When Disney-Pixar released “The Incredibles” in 2004, they awakened in their fans a new appreciation for the studio: the ability to make a superhero movie that is just right for the whole family. Perhaps it would become a factor in Disney eventually acquiring Marvel, who knows. It is known however that the House of Mouse was good enough for a repeat performance, such as with the Marvel-based “Big Hero 6” in 2014. This month they have revisited the old stomping grounds with “Incredibles 2”, premiered Friday last week. The sequel was well-received so far, but for receiving a health advisory.
USA Today reports that Disney is now issuing an official warning for movie audiences who are out to watch “Incredibles 2”, mainly concerning those who have epilepsy. Shortly after its premiere across US cinemas in June 15, some of the viewers of the film went on social media to discuss a sequence in the middle of the film. In this scene the “Screenslaver”, one of the antagonists, hijacks a TV broadcast with flashing imagery that puts whoever is seeing them under mind control. Flashing lights have been notorious for triggering epileptic seizures, as well as causing migraine headaches in others.
Before premiere day was out, Disney has begun sending advisories to theaters showing “Incredibles 2”, asking them to warn audiences of the potential health hazards in that scene. Said memo has been shared on social media and goes: ” ‘Incredibles 2’ contains a sequence of flashing lights, which may affect customers who are susceptible to photosensitive epilepsy or other photosensitivities.”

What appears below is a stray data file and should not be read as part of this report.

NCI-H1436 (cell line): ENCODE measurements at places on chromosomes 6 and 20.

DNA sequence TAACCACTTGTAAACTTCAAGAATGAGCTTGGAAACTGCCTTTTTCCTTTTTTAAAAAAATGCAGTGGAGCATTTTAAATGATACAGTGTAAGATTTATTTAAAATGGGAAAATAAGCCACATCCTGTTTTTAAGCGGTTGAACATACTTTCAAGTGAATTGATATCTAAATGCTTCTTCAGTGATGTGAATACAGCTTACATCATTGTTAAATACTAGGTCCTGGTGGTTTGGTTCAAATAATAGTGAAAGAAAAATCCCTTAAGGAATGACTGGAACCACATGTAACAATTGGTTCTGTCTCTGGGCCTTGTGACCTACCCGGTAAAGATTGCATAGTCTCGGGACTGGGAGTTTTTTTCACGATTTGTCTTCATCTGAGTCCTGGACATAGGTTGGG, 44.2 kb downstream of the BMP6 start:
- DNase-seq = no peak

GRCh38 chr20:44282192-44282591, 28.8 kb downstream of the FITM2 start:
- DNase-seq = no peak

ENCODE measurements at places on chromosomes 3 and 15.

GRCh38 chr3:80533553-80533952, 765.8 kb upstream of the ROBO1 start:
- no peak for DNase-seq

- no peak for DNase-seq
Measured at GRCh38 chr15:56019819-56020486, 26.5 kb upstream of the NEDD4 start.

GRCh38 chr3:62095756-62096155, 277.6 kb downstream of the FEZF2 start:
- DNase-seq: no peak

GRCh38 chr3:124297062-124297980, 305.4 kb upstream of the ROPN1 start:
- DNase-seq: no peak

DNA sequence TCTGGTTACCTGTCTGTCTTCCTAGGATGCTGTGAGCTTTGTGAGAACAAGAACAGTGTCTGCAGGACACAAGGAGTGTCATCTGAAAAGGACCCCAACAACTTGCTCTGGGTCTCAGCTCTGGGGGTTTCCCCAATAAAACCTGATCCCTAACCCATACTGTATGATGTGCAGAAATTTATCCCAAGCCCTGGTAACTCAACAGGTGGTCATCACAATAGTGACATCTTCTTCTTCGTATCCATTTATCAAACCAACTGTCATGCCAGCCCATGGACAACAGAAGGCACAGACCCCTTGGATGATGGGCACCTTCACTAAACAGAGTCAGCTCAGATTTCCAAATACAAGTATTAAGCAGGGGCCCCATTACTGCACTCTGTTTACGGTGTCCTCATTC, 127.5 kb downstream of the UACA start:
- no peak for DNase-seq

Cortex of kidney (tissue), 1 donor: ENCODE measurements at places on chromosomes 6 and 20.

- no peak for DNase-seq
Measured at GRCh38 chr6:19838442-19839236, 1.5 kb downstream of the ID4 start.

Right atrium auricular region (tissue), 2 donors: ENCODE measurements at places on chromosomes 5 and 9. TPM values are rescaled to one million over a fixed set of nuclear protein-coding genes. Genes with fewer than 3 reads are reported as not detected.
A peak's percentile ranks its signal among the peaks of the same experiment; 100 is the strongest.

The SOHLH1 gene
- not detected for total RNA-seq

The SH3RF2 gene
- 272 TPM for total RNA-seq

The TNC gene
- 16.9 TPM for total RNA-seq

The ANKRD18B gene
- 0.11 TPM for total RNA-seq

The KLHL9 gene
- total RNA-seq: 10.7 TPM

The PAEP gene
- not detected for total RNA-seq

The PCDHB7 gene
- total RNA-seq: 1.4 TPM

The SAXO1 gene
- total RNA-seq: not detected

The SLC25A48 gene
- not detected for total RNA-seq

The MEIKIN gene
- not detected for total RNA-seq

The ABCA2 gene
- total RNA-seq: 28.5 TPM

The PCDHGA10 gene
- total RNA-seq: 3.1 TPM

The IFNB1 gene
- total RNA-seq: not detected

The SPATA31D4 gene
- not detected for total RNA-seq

In addition, the Epilepsy Foundation has added its own weight with an official statement pertaining to the Screenslaver scene, noting that 3% of epileptics are susceptible to suffering seizures when exposed to flashing lights with specific intensities. Such “photosensitive epilepsy” is common in children and young adults. Their statement concludes, “(We) appreciate the efforts some theaters have already made to post warning signs for people waiting to see the movie.”
Theaters receiving the advisories have been quick to respond to the epilepsy concerns. Mauricio Mencia, supervisor for the AMC theaters at Universal CityWalk in Los Angeles, notes that the advisory has been disseminated to the staff, with the cinema guest greeter who receives and tears viewer tickets also now tasked to inform them about the epilepsy health warnings. Mencia remarks on the rarity of such a move saying, “I’ve never seen something like that happen.”
Images courtesy of Inverse and Pixar Post